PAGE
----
Type A

Today a specialist asked me if I had a certain personality.
I may have responded with an arch look.
He rephrased the question. “How would you describe yourself? Your personality? ”
I knew where he was going with that line of questioning. He wanted me to confirm his at-a-glance hypothesis that I am a Type A personality. Apparently The Specialist subscribes to the popular theory that Type A personalities are more prone to autoimmune diseases like multiple sclerosis (MS.)
“Has anyone ever told you that you are a control freak?”
He has nothing to gain from this line of reasoning. Think about it. Of the two of us, who is more likely to have a Type A personality: the guy with the medical degree, or the gal with the MFA?
I countered, “I think that’s just blaming the victim.”
I don’t (necessarily) have a bad personality. I just have a bad disease.
The Specialist kept describing the Type A personality. “Do you set goals for yourself?”
“Sure I do. And maybe I’ll accomplish all of those goals in a day, and maybe I’ll only accomplish only one. Or none at all. My body has the final say.”
“So you’ve reached Acceptance.”
Acceptance. I didn’t know what The Specialist would think about that. Acceptance doesn’t carry much of a cachet among Type A personalities.
I ventured, “I don’t know if that’s good.”
Though of course, I do know that it’s good. In my case, Acceptance is reasonable. All my MRI’s in the past four years have come back showing no new lesions. It’s appropriate to reach Acceptance when you’re on a drug that actually works.
The Specialist was happy to hear about the efficacy of the drug, even though he couldn’t find “daclizumab” or “DAC HYP” on his portable information device. (I probably spelled it all wrong.) He seemed more frustrated that he couldn’t shoehorn my personality into his Type A hypothesis. He kept trying. He listed high achievers who had autoimmune diseases. Montel Williams’ MS. Michael J. Fox’s Parkinsons.
I could think of one other thing these guys had in common, besides autoimmune diseases. “These guys are both celebrities. You kind of have to be a high achiever to become a celebrity.”
Whereas, you absolutely don’t have to be a high achiever to become a patient with MS. It’s just not that simple. I know plenty of high achievers. And most of them are not celebrities. Most of them don’t have an autoimmune disease, either. Nor do they deserve one.
I don’t deserve one, either.
“Do you think you used to have a Type A personality, back before your diagnosis?”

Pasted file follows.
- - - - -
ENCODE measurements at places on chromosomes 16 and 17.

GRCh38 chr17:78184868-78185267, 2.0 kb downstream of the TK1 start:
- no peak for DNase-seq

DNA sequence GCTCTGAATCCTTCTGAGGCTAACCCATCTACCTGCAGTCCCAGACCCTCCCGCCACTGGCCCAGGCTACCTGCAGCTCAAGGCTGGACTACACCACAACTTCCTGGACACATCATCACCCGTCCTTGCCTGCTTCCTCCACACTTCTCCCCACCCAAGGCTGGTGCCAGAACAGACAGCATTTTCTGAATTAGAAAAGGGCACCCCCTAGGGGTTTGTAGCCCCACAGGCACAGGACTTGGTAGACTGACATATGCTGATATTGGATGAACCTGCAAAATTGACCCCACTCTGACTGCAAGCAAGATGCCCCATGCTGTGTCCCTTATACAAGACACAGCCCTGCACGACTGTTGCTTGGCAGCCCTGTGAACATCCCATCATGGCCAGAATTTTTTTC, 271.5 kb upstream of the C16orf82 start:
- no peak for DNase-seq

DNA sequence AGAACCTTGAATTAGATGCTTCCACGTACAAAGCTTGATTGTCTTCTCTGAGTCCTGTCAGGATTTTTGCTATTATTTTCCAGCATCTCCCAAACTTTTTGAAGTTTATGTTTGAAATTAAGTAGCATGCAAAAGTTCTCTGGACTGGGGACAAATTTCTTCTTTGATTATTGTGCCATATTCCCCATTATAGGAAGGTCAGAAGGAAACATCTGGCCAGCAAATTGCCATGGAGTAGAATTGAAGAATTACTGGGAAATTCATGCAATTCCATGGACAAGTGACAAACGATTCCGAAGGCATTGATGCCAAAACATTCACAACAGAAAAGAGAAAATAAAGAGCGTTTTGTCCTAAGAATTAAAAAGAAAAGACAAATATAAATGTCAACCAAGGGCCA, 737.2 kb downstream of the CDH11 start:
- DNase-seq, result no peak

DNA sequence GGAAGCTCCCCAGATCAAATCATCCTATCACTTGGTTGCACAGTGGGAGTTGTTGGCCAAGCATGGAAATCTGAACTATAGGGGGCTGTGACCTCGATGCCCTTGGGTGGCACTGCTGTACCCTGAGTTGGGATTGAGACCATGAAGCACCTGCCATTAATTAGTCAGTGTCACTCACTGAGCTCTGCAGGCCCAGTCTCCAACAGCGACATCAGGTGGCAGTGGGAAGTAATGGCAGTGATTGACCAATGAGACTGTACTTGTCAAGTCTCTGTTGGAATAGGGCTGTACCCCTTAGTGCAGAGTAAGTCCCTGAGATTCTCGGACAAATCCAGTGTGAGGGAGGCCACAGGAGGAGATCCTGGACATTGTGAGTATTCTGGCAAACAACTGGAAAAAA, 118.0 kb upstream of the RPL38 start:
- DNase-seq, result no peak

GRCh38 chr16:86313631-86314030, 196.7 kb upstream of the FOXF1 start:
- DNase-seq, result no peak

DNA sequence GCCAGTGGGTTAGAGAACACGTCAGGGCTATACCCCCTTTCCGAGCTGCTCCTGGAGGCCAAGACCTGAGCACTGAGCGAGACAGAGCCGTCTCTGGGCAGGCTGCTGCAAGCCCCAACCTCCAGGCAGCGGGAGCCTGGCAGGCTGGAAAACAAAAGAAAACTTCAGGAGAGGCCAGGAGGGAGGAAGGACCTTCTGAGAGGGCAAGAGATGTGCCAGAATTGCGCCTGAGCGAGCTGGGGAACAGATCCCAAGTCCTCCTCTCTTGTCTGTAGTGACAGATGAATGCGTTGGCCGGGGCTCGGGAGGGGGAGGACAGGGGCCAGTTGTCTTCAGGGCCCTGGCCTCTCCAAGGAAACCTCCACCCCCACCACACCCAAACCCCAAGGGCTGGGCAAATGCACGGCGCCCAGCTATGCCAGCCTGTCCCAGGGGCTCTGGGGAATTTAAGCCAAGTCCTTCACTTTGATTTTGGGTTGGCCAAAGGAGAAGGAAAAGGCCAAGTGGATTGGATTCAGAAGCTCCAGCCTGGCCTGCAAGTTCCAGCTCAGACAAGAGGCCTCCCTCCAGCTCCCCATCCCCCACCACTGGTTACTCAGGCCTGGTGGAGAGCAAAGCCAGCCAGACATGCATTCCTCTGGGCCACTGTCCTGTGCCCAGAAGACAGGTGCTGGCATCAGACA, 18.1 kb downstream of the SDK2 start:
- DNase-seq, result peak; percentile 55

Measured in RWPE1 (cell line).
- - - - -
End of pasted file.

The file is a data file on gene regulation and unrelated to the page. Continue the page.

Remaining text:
Back before my diagnosis, I’d majored in philosophy. What kind of Type A personality would be stupid enough to major in a thing like that?
The kind of Type A personality who thought English majors weren’t thinking hard enough.
Fine.
Have it your way, Specialist.
He proposed, “Some people think meditation could be helpful for people with multiple sclerosis.”
So now he’s “some people.”
“Meditation could be helpful for anyone.”
Touché.
I’m not making a very good case for my being a Type other than A.
The Specialist is an Ear, Nose, Throat guy.
He finally got around to asking me to stick out my tongue.
“You know, thousands of years of Chinese medicine has taught them to diagnose an entire person with one glimpse of the tongue.”
Diagnose?
Or simplify?
I had my tongue sticking out, so I couldn’t reply. And anyway, I didn’t think of a good comeback until after I left the examining room. Here it is: “For hundreds of years, Gypsies have said they can see a person’s fate with one glimpse of the palm.” You don’t see me rushing out to consult any gypsy. I consulted my half-Chinese husband instead. My half-Chinese husband said my sharp tongue was one of the first qualities he loved about me.
So maybe there is a perk to being Type A, after all.
The Specialist had said, “Things happen for a reason.”
I agree with half of that statement. Things happen. But If you’re going to look for a reason, don’t stick your tongue out at a Chinese guy, and thrust your palm onto a gypsy’s lap. That’s just silly. None of us are so special we should waste our breath whining, “why me?”
I may have a strong personality, but I don’t think it’s so strong it could cause a disease.
While I was waiting for The Specialist, I was reading Population 485, a delightful book by a Michael Perry, a volunteer fireman. He writes, “We are creatures of myth, hungry for metaphor and allegory, but most of all, hungry for sense.”
Sometimes our hunger for sense has us gobbling up nonsense.
Perry writes, “Surely, we tell ourselves, we can’t die just because we hit a patch of pebbles on a curve.”
But as Perry clearly illustrates, we can and we do.
We identify with our problems, with our illness, with our fate, instead of detaching, and researching cause and effect.
I think I’ve figured out why I contracted MS. It had nothing to do with my personality, and everything to do with my intestinal parasites.